Make sure that there are live rounds in your magazine. Once your gun is loaded with rounds, you're ready to start training. Ensure the drill is in the ready position like you've just fired a shot and are going to fire another one. If you have a timer, listen for the sound to go off and start your drill. Also, always clean your handgun first!
This is an easy drill but it's also a very important one to master. If you have a malfunction, you may find yourself in trouble in a real gunfight.
If you don't have a timer to check your times, the drill simply ends when you fire the first round. A timer is a great way to keep track of your times, so you should seriously think about investing in one.
Drills for Pistols
With a pistol, you first need to remove the magazine. Pull the action to the rear multiple times, all the while tilting the weapon ejection port down. Once the malfunction is safely cleared, you may reload the weapon and shoot. After you have fired a shot on target, you have successfully completed the drill. And just to remind you, take a look at the best pocket pistols here, or the top quality pistols for women in this post. And in case you want a piece with more firepower, check out these top 44 mag revolvers, or single-action handguns we reviewed, too.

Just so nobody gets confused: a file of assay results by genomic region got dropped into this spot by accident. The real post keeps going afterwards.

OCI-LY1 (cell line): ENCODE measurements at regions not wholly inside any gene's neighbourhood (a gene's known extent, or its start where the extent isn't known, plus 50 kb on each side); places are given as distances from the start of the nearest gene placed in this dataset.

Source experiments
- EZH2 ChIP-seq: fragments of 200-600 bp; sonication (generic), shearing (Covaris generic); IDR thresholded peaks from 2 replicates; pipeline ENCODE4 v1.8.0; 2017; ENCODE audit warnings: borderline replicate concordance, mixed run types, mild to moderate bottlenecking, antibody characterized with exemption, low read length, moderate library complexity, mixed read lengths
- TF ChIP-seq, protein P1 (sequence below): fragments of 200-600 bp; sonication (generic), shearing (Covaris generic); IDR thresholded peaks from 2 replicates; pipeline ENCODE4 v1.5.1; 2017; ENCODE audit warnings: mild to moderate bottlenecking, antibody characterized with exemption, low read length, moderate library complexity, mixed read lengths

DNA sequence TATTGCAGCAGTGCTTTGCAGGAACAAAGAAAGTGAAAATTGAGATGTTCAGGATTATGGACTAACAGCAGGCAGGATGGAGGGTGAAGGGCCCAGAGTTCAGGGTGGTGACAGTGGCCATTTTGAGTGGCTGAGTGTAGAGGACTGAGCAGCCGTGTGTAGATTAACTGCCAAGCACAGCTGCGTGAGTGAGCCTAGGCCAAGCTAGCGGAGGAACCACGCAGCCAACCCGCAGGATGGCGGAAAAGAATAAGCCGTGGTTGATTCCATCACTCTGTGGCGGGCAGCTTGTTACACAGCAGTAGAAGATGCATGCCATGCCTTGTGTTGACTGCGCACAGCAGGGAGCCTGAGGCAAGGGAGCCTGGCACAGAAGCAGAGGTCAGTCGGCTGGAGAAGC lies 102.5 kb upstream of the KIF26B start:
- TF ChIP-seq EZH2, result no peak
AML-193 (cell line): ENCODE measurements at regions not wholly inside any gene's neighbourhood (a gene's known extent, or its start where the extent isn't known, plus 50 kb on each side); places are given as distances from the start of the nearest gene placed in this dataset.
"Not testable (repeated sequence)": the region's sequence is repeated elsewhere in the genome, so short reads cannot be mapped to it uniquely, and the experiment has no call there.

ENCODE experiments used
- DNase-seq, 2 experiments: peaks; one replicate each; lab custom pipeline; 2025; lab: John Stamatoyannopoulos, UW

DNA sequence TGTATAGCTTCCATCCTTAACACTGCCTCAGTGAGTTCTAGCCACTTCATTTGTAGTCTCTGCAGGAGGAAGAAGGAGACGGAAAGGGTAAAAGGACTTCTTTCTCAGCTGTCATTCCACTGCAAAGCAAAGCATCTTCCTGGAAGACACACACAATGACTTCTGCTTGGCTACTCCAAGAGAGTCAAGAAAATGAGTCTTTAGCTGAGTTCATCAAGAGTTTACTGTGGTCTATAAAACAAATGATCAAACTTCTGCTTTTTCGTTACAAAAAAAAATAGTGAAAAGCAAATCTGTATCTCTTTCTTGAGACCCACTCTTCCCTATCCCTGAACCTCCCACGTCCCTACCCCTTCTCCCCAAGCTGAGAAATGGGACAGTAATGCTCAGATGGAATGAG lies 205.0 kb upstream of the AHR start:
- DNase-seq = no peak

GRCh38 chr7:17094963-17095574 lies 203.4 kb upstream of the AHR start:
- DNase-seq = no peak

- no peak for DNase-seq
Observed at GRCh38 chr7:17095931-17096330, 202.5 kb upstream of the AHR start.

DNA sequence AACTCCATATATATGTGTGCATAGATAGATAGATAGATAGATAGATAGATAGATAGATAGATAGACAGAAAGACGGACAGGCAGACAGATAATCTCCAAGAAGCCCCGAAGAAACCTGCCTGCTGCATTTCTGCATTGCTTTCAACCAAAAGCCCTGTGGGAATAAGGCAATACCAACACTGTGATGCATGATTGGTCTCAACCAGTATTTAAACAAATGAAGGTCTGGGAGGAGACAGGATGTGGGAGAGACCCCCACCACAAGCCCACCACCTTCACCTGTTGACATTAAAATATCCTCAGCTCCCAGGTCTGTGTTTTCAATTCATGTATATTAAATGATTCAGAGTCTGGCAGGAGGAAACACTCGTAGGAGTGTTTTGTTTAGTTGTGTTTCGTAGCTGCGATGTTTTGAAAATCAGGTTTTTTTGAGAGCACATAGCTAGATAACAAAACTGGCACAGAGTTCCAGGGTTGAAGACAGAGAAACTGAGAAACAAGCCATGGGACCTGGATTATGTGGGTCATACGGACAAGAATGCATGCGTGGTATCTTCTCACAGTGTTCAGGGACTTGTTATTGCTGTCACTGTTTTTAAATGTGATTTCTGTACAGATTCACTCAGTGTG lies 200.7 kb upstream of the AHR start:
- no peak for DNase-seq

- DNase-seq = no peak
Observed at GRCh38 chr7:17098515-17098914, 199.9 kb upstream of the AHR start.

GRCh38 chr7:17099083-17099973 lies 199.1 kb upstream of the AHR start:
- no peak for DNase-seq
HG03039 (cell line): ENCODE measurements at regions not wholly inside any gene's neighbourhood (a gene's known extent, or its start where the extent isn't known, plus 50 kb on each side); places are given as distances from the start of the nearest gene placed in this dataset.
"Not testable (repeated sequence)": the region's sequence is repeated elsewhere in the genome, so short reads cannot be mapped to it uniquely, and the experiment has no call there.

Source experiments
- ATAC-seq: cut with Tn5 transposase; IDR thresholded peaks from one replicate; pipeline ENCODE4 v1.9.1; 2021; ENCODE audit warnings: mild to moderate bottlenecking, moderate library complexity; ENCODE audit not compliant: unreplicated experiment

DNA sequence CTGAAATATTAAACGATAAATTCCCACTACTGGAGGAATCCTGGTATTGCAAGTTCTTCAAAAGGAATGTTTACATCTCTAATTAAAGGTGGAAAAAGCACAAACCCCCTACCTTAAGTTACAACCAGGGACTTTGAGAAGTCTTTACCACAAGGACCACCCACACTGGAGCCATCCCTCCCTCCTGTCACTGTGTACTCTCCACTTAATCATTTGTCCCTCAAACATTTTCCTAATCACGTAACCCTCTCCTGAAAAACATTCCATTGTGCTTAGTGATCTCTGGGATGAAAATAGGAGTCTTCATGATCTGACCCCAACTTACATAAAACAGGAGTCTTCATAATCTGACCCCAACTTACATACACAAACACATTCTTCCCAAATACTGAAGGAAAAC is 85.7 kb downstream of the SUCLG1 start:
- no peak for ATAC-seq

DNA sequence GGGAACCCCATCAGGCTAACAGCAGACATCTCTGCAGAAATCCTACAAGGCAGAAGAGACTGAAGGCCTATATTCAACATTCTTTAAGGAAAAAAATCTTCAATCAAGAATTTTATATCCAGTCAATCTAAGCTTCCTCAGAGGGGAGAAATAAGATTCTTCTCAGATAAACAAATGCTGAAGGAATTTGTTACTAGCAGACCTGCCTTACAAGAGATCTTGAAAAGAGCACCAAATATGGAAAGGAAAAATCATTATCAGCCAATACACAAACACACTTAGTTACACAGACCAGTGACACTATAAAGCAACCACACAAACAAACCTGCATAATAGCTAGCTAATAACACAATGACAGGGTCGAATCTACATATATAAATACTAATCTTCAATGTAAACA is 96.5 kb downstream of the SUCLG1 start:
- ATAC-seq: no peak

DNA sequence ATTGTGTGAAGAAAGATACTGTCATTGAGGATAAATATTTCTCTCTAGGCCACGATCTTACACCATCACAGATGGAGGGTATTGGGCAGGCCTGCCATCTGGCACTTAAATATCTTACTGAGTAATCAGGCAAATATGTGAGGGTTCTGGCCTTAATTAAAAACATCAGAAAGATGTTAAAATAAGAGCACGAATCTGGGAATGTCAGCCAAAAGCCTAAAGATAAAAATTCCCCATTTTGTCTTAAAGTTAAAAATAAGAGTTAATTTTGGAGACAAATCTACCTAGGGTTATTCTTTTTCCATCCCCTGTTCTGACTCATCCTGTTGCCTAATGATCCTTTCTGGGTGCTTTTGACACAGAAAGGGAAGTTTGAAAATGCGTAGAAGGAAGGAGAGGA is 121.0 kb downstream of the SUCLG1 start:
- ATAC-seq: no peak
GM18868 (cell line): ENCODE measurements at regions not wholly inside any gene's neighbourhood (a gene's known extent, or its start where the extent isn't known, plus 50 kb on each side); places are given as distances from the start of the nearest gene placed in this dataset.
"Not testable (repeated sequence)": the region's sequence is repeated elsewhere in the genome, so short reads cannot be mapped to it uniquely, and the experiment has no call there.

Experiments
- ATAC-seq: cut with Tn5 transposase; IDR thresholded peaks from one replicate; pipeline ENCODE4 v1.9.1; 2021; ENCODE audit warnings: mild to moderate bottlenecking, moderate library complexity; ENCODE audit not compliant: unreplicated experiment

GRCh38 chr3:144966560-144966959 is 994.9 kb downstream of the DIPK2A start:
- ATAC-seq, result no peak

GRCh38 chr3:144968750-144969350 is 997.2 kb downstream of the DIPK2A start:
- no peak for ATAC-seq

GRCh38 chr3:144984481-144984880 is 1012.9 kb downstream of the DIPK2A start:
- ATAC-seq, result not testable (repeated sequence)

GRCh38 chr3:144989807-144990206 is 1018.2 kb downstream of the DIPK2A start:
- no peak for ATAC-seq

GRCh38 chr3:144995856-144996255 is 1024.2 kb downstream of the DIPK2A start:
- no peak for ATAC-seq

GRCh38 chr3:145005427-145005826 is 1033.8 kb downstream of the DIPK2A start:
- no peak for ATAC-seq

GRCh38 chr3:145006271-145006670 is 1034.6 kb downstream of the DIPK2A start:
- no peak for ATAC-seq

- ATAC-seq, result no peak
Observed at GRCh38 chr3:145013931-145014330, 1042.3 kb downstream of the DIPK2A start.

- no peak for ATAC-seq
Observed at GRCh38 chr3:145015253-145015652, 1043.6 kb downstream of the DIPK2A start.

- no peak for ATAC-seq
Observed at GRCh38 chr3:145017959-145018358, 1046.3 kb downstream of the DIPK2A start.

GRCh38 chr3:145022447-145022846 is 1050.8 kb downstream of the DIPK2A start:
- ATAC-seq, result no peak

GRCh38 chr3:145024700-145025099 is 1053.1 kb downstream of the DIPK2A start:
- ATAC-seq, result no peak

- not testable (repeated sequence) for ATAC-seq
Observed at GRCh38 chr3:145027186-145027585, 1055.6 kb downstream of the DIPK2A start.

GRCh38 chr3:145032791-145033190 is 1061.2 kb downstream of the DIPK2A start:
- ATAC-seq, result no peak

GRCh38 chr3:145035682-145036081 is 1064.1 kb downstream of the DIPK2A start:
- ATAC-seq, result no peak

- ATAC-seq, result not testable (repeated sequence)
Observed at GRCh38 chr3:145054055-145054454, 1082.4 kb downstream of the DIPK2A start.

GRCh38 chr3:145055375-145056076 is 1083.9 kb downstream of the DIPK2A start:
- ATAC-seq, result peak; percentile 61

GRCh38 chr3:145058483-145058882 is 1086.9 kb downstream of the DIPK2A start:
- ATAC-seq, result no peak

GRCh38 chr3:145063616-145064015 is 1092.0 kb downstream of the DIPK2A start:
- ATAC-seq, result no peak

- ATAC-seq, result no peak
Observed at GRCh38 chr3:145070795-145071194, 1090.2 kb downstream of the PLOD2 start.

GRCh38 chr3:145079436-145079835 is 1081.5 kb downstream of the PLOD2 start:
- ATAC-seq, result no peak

Drills for Rifles
Every rifle works differently. As such, this drill assumes that you are shooting with a modern rifle. If you are using an older model, try to adapt the drill as best you can. You may as well want to check out the latest AR offers in this review.
Beginning in the firing position, drop your magazine with your firing hand (your non-firing hand serves to lock the bolt to the rear). As the bolt goes to the rear, this should cause the jam to clear. If it doesn't, use your hands to clear the brass away. Reload and place the magazine back in and shoot. After firing a single shot, the drill is complete.
Drills for Shotguns